The RAVPower Ace 26800 offers a lot of capacity at a lower price. Most other 26,800mAh USB-C power banks are $20 more. But for the savings you don’t get Power Delivery, Quick Charge, or a USB-C to USB-C cable. It has a different case than RAVPower’s USB-C PD 26800 power bank. But the size and weight are almost identical. It has one of the nicer travel pouches I’ve seen. It has a side pocket designed to carry the cables or other small accessories. Keeping them separate from the power bank is nice for organization. And preventing scratches. The main pocket closes, but the side pocket does not. I wouldn’t put the USB-C to micro-USB adapter in there without attaching it to one of the cables.

Power Meter Readings

iPhone 8
iPhone 8 power meter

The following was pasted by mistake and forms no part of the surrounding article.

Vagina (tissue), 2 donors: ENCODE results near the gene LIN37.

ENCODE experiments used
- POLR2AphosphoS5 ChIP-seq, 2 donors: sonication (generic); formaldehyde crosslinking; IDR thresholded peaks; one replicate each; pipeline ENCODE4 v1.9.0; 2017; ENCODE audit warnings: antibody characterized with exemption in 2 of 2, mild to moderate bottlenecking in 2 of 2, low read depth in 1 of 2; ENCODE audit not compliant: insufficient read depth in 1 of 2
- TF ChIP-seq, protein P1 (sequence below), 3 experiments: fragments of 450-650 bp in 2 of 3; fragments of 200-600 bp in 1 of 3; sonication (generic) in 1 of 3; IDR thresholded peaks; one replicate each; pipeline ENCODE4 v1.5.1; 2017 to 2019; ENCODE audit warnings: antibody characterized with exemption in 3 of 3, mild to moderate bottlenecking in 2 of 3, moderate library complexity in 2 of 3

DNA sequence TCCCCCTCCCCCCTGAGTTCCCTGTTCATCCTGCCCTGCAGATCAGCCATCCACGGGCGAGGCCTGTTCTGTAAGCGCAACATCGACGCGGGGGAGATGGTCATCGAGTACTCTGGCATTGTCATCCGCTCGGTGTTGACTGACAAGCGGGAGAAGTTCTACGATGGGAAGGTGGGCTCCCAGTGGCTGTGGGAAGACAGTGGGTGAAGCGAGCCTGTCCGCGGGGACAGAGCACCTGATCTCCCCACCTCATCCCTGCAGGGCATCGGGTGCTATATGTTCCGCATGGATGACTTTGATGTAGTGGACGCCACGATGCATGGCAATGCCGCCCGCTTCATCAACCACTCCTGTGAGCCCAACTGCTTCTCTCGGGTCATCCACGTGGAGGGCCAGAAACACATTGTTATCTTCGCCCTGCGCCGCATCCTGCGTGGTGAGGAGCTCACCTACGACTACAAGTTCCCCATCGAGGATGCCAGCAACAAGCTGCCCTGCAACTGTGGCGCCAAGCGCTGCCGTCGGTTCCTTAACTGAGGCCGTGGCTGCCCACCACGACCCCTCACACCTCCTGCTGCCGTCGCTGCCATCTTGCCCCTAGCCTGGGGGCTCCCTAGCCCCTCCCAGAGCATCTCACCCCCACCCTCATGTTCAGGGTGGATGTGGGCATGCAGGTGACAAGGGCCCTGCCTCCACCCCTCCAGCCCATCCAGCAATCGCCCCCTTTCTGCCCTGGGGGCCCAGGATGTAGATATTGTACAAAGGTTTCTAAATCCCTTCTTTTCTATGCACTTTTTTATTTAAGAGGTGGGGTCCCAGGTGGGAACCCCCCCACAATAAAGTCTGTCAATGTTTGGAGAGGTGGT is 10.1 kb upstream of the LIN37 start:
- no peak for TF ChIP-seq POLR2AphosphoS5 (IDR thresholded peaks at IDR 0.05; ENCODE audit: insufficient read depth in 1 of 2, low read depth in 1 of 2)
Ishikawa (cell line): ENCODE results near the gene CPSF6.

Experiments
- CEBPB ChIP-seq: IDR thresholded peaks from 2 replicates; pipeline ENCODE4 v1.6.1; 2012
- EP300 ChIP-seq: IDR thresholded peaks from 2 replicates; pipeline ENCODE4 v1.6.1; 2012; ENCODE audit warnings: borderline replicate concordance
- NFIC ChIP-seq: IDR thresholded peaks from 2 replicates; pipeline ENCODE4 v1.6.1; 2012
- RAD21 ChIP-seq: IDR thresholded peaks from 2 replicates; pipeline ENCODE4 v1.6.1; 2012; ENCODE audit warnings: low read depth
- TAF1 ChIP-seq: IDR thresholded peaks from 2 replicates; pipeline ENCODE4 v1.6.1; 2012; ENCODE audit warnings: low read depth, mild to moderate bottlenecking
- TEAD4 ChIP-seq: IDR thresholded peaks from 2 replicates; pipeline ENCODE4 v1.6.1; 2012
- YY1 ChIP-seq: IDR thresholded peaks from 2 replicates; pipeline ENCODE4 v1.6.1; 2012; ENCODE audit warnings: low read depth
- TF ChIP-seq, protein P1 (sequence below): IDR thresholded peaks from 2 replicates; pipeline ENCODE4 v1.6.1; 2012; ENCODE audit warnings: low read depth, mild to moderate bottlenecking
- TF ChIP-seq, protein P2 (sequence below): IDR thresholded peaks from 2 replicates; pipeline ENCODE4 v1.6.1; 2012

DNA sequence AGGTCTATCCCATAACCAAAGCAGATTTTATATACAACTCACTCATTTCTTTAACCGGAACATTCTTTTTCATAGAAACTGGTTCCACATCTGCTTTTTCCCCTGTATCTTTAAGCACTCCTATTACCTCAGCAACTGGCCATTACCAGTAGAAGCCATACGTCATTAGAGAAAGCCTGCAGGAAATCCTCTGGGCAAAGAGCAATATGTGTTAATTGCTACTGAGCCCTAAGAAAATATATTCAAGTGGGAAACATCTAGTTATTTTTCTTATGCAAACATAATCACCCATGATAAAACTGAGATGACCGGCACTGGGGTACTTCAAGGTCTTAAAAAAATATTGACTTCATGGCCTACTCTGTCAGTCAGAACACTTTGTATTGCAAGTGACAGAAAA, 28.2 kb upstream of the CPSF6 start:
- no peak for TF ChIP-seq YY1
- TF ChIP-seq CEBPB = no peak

iPhone 8 power meter

iPhone 8 power negotiation

iPhone 8 power negotiation

With regular USB-C the iPhone 8 won’t fast charge when using a USB-C to Lightning cable. The iPhone charges at nearly the same rate whether using USB-C or USB-A ports. Learn more about fast charging iPhones.

Moto G6
Moto G6 power meter

Moto G6 power meter

Moto G6 power negotiation

Moto G6 power negotiation

The Moto G6 and all other USB-C Android phones will charge at their normal rates. Lack of USB Power Delivery and Quick Charge means no fast charging. The Moto G6 charged ~10% faster using USB-C than USB-A. Learn more about fast charging various Android phones.

Nintendo Switch
Switch gaming power meter

Switch gaming power meter

Switch sleeping power meter

Switch sleeping power meter

Switch power negotiation

Switch power negotiation

The Nintendo Switch charges at the expected ~10W with regular USB-C. Over 5V it limits its draw to 2A. But that’s still enough to charge while you play any game. Learn more about charging the Switch.

We see a less active power negotiation, as it doesn’t move up to a higher voltage. Note there is a slight delay (1-2 seconds) between plugging in and current flowing. You’ll see the same between connecting to the Switch and the Switch showing it is receiving a charge.